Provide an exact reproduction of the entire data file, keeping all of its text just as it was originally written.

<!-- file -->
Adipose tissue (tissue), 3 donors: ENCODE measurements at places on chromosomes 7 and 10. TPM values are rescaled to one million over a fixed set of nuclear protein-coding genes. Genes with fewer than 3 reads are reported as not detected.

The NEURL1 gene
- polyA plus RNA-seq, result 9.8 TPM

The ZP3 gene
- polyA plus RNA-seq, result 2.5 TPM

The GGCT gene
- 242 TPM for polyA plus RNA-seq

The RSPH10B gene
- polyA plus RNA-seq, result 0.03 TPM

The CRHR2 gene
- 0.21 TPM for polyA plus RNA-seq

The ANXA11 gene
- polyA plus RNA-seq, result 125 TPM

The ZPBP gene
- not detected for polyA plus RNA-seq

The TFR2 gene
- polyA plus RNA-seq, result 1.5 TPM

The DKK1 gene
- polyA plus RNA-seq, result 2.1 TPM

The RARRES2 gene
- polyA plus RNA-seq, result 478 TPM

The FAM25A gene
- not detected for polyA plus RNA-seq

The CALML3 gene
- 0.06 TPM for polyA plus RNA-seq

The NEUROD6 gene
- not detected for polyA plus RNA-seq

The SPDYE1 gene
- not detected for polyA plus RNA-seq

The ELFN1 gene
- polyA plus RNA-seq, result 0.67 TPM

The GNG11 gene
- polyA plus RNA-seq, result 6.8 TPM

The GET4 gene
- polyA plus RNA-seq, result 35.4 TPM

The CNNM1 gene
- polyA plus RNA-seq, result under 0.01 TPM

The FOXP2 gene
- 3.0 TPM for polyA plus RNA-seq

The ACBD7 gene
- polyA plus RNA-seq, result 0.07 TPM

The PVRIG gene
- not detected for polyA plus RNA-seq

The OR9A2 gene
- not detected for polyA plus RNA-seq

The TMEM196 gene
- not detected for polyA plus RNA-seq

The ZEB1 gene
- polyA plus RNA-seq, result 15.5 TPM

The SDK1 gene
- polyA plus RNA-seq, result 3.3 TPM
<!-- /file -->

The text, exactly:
Adipose tissue (tissue), 3 donors: ENCODE measurements at places on chromosomes 7 and 10. TPM values are rescaled to one million over a fixed set of nuclear protein-coding genes. Genes with fewer than 3 reads are reported as not detected.

The NEURL1 gene
- polyA plus RNA-seq, result 9.8 TPM

The ZP3 gene
- polyA plus RNA-seq, result 2.5 TPM

The GGCT gene
- 242 TPM for polyA plus RNA-seq

The RSPH10B gene
- polyA plus RNA-seq, result 0.03 TPM

The CRHR2 gene
- 0.21 TPM for polyA plus RNA-seq

The ANXA11 gene
- polyA plus RNA-seq, result 125 TPM

The ZPBP gene
- not detected for polyA plus RNA-seq

The TFR2 gene
- polyA plus RNA-seq, result 1.5 TPM

The DKK1 gene
- polyA plus RNA-seq, result 2.1 TPM

The RARRES2 gene
- polyA plus RNA-seq, result 478 TPM

The FAM25A gene
- not detected for polyA plus RNA-seq

The CALML3 gene
- 0.06 TPM for polyA plus RNA-seq

The NEUROD6 gene
- not detected for polyA plus RNA-seq

The SPDYE1 gene
- not detected for polyA plus RNA-seq

The ELFN1 gene
- polyA plus RNA-seq, result 0.67 TPM

The GNG11 gene
- polyA plus RNA-seq, result 6.8 TPM

The GET4 gene
- polyA plus RNA-seq, result 35.4 TPM

The CNNM1 gene
- polyA plus RNA-seq, result under 0.01 TPM

The FOXP2 gene
- 3.0 TPM for polyA plus RNA-seq

The ACBD7 gene
- polyA plus RNA-seq, result 0.07 TPM

The PVRIG gene
- not detected for polyA plus RNA-seq

The OR9A2 gene
- not detected for polyA plus RNA-seq

The TMEM196 gene
- not detected for polyA plus RNA-seq

The ZEB1 gene
- polyA plus RNA-seq, result 15.5 TPM

The SDK1 gene
- polyA plus RNA-seq, result 3.3 TPM